What should students be studying in college? No one seems to agree anymore. Slate has taken the occasion to ask an array of prominent academics to tackle the question at the heart of this debate. Click here to read more from our symposium on reinventing college, and here to read more from Slate’s “College Week.”
I’m a cognitive scientist who is also a university professor. There is a staggering contrast between what I know about learning from the lab and the way I teach in the classroom. I know that human beings are designed to learn as part of their deepest evolutionary inheritance. I know that children, and even adults, learn about the everyday world around them in much the way that scientists learn. I even know something about the procedures that allow children and scientists to learn so much. They include close observation of real phenomena, active experimental investigation, and a process of guided apprenticeship. Children, and novice scientists, carefully try to imitate their mentors, and their mentors carefully watch and correct them.
Almost none of this happens in the average university classroom, including mine. In lecture classes, the teacher talks and the students write down what the teacher says. In seminars, the students write down what other students say. This is, literally, a medieval form of learning, and it’s no coincidence that modern science only began to take off when it abandoned it—at first divorcing itself from universities in the process.
This is particularly ironic because modern universities have become the home of science and scholarship. And yet, notoriously, research is divorced from teaching. Faculty immersed in research think teaching is a distracting chore, and students are increasingly taught by academic lumpenproletariat adjuncts who don’t do research. Students only get to do real research themselves in graduate school. What would French cooking be like if aspiring chefs never cracked an egg till after they had listened to four years of lectures about egg-cracking?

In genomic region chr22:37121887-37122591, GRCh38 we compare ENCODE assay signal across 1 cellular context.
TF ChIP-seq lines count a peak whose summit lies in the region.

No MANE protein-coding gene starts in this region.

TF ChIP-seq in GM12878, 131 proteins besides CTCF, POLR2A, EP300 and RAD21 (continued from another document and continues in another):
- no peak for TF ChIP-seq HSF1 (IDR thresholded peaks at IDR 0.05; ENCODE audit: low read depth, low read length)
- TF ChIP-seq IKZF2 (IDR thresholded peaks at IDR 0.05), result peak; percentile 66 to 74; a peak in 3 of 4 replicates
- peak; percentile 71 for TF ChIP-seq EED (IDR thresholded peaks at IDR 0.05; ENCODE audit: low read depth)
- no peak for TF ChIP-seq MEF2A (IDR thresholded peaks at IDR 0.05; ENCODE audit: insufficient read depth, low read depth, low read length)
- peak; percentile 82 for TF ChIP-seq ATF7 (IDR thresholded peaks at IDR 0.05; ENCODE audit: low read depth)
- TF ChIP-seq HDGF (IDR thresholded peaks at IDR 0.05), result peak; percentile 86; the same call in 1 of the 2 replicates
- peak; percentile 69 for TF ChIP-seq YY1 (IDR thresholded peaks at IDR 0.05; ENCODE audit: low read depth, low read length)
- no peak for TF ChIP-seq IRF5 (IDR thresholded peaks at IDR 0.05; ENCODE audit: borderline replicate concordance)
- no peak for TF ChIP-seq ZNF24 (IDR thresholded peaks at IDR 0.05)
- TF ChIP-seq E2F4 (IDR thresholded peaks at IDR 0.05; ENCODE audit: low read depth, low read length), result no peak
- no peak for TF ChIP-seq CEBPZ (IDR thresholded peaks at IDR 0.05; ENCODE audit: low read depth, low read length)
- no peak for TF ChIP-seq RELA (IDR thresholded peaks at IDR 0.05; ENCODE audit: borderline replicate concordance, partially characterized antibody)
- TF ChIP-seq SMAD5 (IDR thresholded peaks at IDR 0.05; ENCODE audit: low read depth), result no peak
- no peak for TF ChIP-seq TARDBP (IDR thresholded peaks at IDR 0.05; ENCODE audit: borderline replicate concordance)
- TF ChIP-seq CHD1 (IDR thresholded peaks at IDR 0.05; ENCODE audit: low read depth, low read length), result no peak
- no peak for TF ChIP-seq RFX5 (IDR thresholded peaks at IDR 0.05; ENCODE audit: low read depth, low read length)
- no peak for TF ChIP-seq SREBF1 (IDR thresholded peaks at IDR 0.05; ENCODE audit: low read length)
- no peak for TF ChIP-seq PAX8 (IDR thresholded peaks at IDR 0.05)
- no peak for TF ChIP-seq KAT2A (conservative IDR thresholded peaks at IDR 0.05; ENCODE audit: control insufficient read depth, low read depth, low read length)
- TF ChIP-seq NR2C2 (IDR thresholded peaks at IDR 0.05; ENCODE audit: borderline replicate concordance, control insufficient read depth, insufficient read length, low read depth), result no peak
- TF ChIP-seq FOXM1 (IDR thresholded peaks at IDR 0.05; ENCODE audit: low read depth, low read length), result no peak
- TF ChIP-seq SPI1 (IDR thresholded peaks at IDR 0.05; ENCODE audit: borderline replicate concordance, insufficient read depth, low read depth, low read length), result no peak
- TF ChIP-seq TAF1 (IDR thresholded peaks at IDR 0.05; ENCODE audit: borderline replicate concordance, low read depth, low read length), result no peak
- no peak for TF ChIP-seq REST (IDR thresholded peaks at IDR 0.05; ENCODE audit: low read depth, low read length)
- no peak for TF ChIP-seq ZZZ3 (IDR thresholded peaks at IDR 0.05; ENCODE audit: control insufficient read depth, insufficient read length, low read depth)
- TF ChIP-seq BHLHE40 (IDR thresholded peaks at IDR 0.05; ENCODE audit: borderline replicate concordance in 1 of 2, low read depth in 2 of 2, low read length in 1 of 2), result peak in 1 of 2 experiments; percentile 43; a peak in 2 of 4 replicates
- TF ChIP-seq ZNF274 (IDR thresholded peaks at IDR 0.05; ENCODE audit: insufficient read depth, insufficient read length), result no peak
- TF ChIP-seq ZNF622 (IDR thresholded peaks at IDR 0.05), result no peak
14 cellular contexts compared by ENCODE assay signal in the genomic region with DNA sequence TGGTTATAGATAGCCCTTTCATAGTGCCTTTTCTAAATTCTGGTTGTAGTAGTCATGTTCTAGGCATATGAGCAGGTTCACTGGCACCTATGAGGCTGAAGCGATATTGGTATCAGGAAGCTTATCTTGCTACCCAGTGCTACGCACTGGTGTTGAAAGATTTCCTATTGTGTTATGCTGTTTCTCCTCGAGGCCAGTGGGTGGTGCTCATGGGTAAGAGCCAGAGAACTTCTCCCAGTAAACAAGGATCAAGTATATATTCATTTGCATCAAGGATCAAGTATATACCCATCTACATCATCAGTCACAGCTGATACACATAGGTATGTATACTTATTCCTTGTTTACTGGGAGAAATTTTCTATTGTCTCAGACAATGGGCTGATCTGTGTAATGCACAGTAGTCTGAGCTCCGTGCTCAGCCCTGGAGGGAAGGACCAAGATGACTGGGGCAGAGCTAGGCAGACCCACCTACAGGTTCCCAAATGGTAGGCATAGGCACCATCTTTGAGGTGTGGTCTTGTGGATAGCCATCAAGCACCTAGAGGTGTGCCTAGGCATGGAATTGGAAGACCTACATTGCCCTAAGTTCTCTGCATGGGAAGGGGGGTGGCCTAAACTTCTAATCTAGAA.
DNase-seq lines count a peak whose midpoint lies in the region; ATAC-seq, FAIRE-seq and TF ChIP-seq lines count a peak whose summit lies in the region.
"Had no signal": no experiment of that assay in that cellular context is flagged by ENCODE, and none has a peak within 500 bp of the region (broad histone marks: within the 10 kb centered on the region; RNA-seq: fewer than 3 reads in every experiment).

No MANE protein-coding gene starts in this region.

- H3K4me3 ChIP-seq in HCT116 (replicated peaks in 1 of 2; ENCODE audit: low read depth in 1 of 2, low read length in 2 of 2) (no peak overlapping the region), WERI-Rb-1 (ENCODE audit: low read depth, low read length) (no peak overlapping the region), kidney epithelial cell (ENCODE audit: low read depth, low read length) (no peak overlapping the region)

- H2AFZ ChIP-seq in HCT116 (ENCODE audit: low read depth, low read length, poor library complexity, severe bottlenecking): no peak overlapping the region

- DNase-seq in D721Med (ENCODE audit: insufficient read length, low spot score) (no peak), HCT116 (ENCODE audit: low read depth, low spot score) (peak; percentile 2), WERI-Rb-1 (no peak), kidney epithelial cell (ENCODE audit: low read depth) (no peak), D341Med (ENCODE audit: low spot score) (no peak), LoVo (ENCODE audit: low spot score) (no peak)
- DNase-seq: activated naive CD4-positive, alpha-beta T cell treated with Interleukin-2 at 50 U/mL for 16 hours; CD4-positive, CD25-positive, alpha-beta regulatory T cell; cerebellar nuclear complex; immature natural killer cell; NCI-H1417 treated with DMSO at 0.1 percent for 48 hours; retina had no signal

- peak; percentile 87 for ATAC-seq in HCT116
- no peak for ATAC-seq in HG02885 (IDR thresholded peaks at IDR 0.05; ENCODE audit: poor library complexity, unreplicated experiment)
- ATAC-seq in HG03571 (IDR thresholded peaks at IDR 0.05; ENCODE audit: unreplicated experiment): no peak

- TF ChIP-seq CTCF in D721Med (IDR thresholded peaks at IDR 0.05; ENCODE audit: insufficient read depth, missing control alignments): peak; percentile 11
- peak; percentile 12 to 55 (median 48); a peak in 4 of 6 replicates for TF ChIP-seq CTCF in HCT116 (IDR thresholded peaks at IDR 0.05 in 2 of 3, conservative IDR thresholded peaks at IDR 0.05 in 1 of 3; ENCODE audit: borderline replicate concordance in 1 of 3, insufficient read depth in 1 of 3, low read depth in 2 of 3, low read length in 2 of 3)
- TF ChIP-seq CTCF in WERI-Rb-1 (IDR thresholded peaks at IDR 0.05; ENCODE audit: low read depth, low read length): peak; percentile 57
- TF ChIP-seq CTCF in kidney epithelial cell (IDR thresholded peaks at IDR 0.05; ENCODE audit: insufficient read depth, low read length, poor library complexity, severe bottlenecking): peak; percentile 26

Why not make all teaching like graduate teaching (or, for that matter, the best preschool teaching)? Let freshmen students select five different areas of study—with no disciplines overlapping. Tell them about the unsolved problems that the professor is actively working on—analyzing that Jane Austen text, deciphering that Assyrian inscription, working out the economics of slavery in that small town, discovering a particular virus genome. Post the layman’s abstract in the professor’s latest grant proposal in the catalog. Let students choose a problem to work on.
All but the most technical areas of research can be translated into terms that a student can understand. Nowadays almost every professor has had the experience of explaining what they do to a lay audience—and if they haven’t they should learn how. Give students articles about the problem to read as background—there are a plethora of popular science journals that deliberately appeal to broad audiences—instead of making them plow through a homogenized textbook with a sentence per study. Instead of zoning out in lecture halls, make them sit in on lab meetings, run the simple bits of experiments, find documents in the archives, hang out with the graduate students in the bar.
In subsequent years let them specialize more and take a more active hand in research. They might not help too much at first—everyone who has taught someone else to cook knows that— but the extra hours would be more productive for everyone than the ones we spend now translating professorial PowerPoint into student notes. At the end of the four years students wouldn’t know everything that science and scholarship can teach, but they would know the most important thing. They would know how science and scholarship work.